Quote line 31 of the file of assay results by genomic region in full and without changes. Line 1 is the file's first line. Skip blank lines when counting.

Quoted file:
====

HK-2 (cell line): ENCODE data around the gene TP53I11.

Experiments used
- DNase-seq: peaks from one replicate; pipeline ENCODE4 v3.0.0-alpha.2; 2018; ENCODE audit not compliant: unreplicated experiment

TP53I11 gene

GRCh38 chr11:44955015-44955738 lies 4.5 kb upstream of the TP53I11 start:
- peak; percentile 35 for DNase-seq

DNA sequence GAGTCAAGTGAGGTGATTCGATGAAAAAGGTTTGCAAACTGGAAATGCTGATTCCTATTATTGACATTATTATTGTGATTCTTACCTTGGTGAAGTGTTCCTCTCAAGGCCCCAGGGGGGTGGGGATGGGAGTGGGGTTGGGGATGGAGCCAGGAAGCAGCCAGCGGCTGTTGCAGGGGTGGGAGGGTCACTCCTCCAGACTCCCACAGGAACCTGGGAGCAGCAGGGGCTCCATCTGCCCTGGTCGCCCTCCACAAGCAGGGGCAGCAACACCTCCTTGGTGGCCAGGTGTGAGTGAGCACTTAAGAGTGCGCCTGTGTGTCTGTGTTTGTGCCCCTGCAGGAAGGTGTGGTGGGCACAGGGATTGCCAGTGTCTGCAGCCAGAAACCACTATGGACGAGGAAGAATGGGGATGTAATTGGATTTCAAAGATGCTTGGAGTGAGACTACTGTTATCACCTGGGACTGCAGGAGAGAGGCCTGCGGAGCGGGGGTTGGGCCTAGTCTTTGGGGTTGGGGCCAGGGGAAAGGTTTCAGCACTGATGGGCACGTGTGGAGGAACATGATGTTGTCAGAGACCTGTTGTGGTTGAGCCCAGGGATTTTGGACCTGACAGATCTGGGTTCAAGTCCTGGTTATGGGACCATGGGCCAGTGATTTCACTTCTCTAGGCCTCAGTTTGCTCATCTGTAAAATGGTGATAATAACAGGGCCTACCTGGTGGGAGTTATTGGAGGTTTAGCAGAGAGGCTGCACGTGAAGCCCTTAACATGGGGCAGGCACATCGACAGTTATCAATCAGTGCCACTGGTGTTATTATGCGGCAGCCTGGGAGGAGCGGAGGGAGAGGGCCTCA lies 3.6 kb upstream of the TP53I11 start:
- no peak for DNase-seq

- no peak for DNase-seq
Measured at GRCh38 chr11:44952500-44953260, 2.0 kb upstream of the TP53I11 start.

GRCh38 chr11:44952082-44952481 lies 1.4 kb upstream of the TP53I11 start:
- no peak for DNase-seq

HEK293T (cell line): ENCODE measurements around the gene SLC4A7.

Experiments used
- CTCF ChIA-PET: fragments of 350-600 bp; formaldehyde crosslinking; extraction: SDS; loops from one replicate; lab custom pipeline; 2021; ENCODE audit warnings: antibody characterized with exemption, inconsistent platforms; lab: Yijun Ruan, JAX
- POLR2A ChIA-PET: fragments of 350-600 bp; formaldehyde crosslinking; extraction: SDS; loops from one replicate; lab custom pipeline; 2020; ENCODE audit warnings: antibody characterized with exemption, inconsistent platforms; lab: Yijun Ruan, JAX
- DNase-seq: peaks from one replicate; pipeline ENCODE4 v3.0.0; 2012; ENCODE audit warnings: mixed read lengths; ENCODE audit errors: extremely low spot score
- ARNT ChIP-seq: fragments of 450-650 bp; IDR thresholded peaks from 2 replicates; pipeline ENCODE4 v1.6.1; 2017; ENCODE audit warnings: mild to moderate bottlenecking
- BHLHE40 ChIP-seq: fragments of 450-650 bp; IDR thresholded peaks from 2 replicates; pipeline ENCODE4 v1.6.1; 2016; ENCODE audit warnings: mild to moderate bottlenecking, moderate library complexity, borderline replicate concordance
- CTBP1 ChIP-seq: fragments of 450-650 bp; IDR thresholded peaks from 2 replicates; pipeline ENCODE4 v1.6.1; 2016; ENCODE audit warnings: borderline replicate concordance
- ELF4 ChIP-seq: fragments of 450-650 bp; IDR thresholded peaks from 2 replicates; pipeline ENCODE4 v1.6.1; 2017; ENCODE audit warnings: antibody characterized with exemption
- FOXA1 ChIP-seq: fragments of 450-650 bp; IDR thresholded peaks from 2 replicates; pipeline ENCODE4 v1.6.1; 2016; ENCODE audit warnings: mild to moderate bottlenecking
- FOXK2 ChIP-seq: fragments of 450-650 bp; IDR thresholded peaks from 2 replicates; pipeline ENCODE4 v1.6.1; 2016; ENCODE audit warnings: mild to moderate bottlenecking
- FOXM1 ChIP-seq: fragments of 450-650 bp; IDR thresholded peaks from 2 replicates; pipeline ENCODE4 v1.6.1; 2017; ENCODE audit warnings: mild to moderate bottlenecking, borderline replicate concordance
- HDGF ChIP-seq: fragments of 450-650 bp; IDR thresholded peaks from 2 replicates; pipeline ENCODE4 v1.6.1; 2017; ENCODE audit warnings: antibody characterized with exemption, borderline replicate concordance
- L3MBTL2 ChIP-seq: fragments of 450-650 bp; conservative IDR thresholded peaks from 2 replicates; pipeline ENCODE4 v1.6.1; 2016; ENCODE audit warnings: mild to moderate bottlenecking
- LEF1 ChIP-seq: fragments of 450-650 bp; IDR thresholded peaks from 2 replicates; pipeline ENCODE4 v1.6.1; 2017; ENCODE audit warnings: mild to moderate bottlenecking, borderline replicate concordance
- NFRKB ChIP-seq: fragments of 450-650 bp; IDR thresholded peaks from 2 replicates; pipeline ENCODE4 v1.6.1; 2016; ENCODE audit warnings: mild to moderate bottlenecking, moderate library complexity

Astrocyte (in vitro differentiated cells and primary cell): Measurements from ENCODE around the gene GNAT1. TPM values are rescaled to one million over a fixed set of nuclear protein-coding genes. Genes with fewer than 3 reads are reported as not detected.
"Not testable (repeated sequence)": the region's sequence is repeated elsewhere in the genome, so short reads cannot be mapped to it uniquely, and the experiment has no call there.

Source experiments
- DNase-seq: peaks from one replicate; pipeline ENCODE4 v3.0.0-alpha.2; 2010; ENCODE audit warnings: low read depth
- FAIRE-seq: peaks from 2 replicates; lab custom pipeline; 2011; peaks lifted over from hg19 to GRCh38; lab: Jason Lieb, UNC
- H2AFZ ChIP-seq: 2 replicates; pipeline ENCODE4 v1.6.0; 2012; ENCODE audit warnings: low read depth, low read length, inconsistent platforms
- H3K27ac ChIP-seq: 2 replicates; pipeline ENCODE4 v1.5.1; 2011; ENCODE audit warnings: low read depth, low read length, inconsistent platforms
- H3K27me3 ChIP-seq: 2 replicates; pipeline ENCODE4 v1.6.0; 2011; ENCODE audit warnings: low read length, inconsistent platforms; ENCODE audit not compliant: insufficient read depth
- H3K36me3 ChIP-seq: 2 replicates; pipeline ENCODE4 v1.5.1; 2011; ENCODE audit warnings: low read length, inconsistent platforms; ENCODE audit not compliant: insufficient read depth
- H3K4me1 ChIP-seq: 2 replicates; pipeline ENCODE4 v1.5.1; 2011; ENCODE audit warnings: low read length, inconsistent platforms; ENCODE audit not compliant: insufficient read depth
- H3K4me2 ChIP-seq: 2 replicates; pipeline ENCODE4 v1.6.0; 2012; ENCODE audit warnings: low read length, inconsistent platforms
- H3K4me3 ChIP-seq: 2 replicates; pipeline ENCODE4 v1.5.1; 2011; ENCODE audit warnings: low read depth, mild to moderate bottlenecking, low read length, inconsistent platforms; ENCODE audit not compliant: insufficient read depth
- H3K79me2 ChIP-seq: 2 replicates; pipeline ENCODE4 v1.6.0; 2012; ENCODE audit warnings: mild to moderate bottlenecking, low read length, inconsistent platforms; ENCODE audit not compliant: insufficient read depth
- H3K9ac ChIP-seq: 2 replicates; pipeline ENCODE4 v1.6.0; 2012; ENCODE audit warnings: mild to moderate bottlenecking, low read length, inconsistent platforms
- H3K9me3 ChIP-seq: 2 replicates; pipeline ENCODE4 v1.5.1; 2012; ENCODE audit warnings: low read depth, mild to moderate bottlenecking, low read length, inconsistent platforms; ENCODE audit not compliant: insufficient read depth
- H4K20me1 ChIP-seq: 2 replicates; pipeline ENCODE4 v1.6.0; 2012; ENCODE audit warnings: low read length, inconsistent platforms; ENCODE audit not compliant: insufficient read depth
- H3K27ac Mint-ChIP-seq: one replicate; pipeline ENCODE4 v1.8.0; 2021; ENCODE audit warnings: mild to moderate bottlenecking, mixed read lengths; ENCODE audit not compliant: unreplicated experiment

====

Source experiments